"It is noteworthy that this term is used in awarding death sentences in criminal law jurisprudence and the committee rightly believes that this is a drastic weapon in the hands of government that ought not be used indiscriminately just to increase the tax base," the statement added.

Despite Mukherjee having vacated the finance minister's office, the controversial proposal could not have been quietly dropped. In May, with Mukherjee still finance minister, it was Chidambaram's own party, the Congress, which spearheaded a move to turn the budget proposal into law, and the Lok Sabha duly voted in favour of doing so.

1. How did it start?
Hutchison's subsidiary in Cayman Islands held a majority stake in an Indian telecom company. Vodafone bought the Cayman company, an indirect transfer of control in an Indian company

2. What was the dispute about?
India's tax authority felt the seller, Hutch, should have paid tax. Vodafone and Hutch felt a Cayman Island transaction was outside its purview

3. Who went to court?
Vodafone International first went to court in 2007 when tax authorities felt it should have deducted tax from the amount it paid Hutch. Vodafone argued the transaction was outside India's purview

4. What was the court's verdict?
In January 2012, the Supreme Court ruled in Vodafone's favour

5. What happened next?
In the Union Budget of 2012/13 presented in March, finance ministry retrospectively amended laws to tax Vodafone kind of transactions, thereby neutralising the Supreme Court's verdict. The move spooked foreign investors and affected business sentiment.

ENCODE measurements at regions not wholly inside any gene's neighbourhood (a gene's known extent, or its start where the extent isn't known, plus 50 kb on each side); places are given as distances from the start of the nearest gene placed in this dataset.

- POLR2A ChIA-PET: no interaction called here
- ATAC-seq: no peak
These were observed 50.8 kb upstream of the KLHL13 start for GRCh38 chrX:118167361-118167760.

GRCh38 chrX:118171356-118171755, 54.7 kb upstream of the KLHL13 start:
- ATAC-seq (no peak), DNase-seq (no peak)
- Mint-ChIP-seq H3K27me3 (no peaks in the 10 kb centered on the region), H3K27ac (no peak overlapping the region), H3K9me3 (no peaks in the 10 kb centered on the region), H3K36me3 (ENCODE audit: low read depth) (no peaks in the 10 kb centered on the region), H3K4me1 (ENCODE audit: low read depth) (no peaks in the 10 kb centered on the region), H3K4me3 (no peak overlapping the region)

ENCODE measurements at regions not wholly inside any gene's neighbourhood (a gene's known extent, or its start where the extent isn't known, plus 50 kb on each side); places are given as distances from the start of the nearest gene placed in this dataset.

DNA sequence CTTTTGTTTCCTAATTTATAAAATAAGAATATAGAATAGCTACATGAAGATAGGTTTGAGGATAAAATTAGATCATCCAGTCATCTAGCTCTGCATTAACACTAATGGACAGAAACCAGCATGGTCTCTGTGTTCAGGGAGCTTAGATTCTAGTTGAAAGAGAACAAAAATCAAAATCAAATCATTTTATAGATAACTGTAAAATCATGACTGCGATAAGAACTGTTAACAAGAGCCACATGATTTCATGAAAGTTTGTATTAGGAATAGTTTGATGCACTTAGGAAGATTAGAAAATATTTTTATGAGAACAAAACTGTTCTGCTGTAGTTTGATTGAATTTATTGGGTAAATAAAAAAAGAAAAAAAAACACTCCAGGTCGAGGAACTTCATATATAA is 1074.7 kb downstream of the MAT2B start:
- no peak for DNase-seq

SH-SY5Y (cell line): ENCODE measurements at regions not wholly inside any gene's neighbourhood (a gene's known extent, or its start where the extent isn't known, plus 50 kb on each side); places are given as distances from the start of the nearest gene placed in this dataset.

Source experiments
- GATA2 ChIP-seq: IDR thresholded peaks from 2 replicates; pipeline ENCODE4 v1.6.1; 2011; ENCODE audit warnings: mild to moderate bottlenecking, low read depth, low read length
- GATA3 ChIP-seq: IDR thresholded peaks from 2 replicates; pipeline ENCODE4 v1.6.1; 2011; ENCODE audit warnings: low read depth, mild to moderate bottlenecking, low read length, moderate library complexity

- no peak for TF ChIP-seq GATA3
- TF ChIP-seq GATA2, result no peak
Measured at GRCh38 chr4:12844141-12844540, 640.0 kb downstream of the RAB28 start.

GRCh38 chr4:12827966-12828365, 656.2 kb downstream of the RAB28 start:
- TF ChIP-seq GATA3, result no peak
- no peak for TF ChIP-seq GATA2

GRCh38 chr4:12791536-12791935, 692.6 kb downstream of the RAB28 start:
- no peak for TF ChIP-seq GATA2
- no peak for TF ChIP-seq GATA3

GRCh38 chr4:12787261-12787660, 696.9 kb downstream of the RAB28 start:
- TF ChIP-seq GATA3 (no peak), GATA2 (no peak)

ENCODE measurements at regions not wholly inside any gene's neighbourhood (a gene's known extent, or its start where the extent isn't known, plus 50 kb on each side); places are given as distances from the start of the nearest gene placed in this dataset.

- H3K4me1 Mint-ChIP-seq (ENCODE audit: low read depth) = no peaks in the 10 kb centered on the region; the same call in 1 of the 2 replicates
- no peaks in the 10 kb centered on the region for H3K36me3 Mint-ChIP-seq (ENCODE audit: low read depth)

This is where Shome comes to Chidambaram's aid with some well thought out suggestions. Some recommendations seem to assume that the government will continue to retain the essence of the retrospective amendment on indirect transfers.

Thus the Shome Committee suggests that the tax should only apply to sellers. In the Vodafone case, its recommendation implies the tax department ought to pursue the entity Vodafone bought its Indian telecom services from, the Hong Kong-based Hutchison Telecommunications.

So far it has been the buyer, Vodafone, from whom the government has been seeking tax on the deal - along with penalty and interest - claiming it should have deducted the amount before paying Hutchison.

Indeed, another key recommendation is that the tax department avoid levying interest and penalties on the tax due if the retrospective amendment kicks in.

Shome Committee's recommendations are still at the draft stage, with public feedback having been invited. The final report is still awaited.

Assuming the final report retains most of the draft, the question is how Chidambaram will implement the proposals.

"Most of the recommendations are far-reaching and would need a (legislative) amendment," says Sunil Jain, partner at legal firm J. Sagar Associates. The next Union Budget is a little over four months away and, typically, that is when legislative changes in direct taxes happen.

E&Y's Kapadia agrees, though partially. Some big changes such as the one restricting the liability to the seller require another amendment, he says. However, some other changes, such as the one waiving interest and penalty can be done through an executive decision, he points out. This could be in the form of a circular issued by the Central Board of Direct Taxes (CBDT).

According to Jain, a circular is binding on the tax department. A circular can also be withdrawn by the CBDT, imparting an in-built flexibility to adapt to contemporary challenges.

Whatever eventually happens, the Shome Committee has taken the first step toward neutralising the perception that arbitrariness underpins India's law making.

Pranab Mukherjee